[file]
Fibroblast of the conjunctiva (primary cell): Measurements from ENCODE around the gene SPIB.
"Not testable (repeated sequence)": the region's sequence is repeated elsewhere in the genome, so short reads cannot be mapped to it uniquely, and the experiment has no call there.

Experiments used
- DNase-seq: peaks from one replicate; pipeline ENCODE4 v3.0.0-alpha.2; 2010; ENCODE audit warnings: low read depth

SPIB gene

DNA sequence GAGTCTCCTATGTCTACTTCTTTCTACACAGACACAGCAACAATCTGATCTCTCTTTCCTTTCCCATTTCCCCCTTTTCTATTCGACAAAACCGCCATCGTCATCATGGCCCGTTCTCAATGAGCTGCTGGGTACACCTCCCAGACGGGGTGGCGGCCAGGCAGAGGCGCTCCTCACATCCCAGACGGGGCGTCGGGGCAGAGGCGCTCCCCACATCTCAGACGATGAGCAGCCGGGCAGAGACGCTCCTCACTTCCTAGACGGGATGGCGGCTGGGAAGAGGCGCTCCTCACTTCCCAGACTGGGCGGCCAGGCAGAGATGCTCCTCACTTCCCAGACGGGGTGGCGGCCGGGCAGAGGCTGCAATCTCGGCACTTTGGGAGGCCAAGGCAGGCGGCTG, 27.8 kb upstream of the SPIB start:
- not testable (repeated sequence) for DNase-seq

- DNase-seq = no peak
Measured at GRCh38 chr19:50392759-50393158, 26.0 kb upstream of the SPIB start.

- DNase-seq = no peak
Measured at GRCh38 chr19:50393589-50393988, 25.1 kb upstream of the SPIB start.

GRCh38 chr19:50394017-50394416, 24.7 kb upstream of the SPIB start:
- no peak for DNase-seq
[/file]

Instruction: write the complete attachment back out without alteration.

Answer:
Fibroblast of the conjunctiva (primary cell): Measurements from ENCODE around the gene SPIB.
"Not testable (repeated sequence)": the region's sequence is repeated elsewhere in the genome, so short reads cannot be mapped to it uniquely, and the experiment has no call there.

Experiments used
- DNase-seq: peaks from one replicate; pipeline ENCODE4 v3.0.0-alpha.2; 2010; ENCODE audit warnings: low read depth

SPIB gene

DNA sequence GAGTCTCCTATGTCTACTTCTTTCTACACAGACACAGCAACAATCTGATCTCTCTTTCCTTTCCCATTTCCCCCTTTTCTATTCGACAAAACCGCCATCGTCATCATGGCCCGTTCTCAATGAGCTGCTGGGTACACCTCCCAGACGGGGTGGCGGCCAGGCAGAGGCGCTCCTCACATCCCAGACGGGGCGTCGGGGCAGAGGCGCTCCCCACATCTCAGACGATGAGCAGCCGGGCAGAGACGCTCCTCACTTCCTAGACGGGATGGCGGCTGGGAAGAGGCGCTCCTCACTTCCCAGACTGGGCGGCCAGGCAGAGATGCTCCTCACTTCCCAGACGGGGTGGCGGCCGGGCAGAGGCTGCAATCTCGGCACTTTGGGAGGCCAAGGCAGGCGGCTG, 27.8 kb upstream of the SPIB start:
- not testable (repeated sequence) for DNase-seq

- DNase-seq = no peak
Measured at GRCh38 chr19:50392759-50393158, 26.0 kb upstream of the SPIB start.

- DNase-seq = no peak
Measured at GRCh38 chr19:50393589-50393988, 25.1 kb upstream of the SPIB start.

GRCh38 chr19:50394017-50394416, 24.7 kb upstream of the SPIB start:
- no peak for DNase-seq